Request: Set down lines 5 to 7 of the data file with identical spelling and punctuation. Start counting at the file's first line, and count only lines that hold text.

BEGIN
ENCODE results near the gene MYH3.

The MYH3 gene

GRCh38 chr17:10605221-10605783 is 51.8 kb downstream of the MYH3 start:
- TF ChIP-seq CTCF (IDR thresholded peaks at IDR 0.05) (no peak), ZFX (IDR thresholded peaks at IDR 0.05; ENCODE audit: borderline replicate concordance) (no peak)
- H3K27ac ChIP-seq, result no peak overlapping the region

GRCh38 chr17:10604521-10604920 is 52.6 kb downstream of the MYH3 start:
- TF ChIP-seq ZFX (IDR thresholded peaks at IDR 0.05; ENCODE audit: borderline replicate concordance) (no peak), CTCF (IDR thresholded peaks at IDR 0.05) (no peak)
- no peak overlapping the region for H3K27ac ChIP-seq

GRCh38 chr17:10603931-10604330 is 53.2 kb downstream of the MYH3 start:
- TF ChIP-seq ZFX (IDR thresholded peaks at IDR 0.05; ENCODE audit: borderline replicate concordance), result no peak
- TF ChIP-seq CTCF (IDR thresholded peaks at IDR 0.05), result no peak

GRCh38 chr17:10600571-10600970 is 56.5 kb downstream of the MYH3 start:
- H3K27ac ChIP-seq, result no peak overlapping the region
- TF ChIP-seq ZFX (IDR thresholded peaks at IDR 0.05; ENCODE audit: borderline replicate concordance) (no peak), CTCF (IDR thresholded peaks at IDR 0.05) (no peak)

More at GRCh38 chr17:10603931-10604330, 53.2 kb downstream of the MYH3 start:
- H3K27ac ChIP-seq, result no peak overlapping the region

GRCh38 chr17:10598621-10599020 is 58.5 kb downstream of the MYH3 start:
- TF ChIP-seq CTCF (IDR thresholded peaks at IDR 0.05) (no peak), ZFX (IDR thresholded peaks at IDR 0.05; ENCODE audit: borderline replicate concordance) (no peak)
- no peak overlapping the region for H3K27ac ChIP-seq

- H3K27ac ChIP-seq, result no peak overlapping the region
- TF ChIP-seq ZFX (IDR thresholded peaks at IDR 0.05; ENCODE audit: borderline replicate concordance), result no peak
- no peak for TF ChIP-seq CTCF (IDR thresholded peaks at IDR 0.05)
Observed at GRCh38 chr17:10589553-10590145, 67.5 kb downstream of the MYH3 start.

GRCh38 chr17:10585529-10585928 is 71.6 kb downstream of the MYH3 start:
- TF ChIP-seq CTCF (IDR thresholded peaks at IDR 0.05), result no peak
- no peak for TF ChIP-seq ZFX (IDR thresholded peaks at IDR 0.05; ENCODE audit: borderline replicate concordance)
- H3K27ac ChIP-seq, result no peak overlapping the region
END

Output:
- H3K27ac ChIP-seq, result no peak overlapping the region

GRCh38 chr17:10604521-10604920 is 52.6 kb downstream of the MYH3 start:
- TF ChIP-seq ZFX (IDR thresholded peaks at IDR 0.05; ENCODE audit: borderline replicate concordance) (no peak), CTCF (IDR thresholded peaks at IDR 0.05) (no peak)